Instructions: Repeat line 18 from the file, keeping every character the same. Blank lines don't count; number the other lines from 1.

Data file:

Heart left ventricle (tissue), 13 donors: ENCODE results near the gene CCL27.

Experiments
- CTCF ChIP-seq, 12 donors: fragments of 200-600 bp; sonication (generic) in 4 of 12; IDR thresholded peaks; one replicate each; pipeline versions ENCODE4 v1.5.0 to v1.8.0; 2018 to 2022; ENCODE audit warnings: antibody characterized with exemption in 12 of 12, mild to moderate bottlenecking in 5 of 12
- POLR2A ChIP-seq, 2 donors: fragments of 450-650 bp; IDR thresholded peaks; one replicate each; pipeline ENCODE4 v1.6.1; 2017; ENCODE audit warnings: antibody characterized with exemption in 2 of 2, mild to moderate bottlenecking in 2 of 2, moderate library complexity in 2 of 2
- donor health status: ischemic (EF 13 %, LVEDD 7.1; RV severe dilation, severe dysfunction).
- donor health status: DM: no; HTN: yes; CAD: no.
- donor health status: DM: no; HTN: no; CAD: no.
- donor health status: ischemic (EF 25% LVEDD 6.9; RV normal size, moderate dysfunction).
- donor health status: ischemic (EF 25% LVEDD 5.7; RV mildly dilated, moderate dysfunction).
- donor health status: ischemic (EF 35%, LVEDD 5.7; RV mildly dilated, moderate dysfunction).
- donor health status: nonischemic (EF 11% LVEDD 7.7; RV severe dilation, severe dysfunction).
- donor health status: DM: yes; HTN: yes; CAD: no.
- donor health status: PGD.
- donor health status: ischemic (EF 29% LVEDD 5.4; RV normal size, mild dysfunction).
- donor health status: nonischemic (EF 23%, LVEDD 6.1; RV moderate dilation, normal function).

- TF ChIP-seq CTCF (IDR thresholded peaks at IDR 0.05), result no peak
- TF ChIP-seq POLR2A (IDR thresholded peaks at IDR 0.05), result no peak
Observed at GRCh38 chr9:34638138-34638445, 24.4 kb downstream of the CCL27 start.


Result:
Observed at GRCh38 chr9:34638138-34638445, 24.4 kb downstream of the CCL27 start.